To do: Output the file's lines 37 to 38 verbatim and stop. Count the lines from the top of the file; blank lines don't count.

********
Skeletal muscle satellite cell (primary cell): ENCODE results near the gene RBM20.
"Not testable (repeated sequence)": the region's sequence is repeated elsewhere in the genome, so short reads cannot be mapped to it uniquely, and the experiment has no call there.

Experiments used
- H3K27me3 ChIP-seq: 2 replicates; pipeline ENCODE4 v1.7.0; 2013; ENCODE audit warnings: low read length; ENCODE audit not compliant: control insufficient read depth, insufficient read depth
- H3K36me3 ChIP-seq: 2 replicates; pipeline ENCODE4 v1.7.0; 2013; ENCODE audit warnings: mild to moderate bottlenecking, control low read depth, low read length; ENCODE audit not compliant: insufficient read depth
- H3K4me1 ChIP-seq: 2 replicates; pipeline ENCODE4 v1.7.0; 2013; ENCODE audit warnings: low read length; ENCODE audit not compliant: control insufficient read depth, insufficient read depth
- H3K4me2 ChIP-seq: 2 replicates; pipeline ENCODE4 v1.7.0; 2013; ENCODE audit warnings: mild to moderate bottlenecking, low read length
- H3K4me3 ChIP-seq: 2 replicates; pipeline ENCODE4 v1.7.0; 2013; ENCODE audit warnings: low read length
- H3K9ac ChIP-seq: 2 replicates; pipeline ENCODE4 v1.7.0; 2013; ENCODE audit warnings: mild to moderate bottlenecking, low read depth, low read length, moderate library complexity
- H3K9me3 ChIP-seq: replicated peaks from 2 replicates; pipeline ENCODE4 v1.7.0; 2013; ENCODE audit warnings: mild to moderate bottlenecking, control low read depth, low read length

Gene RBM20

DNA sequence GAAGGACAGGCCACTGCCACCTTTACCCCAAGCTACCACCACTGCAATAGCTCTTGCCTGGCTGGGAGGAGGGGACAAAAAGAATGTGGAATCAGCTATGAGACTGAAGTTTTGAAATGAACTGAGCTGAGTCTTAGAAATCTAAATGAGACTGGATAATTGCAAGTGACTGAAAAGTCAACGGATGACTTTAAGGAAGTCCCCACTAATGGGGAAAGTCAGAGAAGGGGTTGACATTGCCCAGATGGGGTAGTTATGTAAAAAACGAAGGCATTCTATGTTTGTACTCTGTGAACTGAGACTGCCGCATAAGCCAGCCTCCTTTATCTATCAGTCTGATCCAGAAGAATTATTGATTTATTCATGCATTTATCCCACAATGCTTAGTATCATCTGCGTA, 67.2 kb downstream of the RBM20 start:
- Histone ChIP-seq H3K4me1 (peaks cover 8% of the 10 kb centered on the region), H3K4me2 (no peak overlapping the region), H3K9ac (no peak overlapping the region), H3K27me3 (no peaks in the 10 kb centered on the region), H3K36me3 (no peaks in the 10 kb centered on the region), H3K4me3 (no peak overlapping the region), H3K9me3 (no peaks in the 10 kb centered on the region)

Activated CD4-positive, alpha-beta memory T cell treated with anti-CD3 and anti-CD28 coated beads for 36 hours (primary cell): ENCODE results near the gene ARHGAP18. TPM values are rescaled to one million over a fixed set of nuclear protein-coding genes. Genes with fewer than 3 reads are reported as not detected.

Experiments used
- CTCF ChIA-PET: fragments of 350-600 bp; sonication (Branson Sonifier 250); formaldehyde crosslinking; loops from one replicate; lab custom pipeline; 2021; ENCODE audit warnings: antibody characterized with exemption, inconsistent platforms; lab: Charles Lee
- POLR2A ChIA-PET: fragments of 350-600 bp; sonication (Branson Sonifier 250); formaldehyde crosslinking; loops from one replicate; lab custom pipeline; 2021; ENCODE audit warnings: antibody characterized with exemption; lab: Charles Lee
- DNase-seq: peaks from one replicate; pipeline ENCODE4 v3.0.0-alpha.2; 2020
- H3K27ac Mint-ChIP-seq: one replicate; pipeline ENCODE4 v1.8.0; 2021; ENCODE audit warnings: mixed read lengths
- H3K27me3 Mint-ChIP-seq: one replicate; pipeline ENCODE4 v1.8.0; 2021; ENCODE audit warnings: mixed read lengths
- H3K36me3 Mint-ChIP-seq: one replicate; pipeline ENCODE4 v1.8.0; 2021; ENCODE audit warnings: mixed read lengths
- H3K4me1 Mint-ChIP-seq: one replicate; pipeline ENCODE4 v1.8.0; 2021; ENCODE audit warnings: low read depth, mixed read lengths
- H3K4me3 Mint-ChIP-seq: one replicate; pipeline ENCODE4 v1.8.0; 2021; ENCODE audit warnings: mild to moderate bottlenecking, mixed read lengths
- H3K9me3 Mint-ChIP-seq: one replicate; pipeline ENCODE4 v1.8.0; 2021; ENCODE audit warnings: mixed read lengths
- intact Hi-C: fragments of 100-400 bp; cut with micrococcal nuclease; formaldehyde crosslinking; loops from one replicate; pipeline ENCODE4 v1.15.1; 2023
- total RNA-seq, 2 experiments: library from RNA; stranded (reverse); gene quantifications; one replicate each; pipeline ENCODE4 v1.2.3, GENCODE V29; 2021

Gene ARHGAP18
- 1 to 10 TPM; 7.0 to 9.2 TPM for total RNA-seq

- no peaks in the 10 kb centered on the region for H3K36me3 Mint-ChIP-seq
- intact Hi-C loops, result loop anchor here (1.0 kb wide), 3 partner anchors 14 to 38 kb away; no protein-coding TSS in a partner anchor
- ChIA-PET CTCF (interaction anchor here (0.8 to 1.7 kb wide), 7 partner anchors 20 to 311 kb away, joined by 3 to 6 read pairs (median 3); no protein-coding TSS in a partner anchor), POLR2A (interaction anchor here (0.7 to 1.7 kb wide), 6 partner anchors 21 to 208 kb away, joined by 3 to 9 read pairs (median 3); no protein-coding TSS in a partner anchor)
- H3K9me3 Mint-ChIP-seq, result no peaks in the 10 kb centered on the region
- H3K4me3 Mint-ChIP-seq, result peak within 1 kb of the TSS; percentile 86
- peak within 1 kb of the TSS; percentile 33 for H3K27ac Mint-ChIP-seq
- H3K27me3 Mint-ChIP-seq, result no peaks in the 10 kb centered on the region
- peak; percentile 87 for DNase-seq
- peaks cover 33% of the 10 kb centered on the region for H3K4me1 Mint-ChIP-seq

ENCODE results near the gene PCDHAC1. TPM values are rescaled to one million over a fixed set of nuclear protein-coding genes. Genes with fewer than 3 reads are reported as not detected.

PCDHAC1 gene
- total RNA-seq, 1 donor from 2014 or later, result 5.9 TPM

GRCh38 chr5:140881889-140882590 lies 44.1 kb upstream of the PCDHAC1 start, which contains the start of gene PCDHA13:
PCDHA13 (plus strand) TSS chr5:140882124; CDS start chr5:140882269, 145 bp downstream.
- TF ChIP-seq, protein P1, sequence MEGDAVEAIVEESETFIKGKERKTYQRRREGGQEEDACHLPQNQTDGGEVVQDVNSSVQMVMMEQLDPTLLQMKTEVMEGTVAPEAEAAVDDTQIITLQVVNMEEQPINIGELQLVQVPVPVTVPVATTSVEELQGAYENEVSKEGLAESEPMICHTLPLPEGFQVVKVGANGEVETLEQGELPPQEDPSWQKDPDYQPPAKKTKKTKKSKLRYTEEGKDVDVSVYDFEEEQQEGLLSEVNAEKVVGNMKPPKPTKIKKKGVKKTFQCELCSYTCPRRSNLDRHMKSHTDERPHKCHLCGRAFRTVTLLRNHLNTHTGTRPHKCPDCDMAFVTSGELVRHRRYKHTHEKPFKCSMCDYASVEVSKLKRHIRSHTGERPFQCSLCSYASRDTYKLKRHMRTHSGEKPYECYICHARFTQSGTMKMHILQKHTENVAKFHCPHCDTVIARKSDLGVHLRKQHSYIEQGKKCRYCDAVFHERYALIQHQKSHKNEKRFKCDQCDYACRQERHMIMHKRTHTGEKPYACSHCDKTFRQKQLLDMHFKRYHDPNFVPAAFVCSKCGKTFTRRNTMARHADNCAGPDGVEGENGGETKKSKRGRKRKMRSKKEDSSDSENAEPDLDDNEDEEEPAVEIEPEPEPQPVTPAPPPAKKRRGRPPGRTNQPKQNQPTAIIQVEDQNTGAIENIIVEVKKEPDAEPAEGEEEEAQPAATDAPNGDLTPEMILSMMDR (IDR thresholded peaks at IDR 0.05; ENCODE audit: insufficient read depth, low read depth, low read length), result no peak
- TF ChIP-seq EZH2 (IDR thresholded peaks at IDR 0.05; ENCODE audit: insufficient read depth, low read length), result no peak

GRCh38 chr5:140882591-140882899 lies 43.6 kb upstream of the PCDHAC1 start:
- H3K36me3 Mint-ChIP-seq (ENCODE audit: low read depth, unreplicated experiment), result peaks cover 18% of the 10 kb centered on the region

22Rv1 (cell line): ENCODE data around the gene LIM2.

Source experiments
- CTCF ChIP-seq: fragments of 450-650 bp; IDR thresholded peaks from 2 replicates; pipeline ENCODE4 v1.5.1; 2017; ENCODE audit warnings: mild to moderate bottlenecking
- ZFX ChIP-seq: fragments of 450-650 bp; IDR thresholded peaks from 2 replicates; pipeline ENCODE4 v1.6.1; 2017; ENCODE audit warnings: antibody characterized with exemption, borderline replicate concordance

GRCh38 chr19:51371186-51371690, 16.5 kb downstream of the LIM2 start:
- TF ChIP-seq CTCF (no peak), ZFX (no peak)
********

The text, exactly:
- peaks cover 33% of the 10 kb centered on the region for H3K4me1 Mint-ChIP-seq

ENCODE results near the gene PCDHAC1. TPM values are rescaled to one million over a fixed set of nuclear protein-coding genes. Genes with fewer than 3 reads are reported as not detected.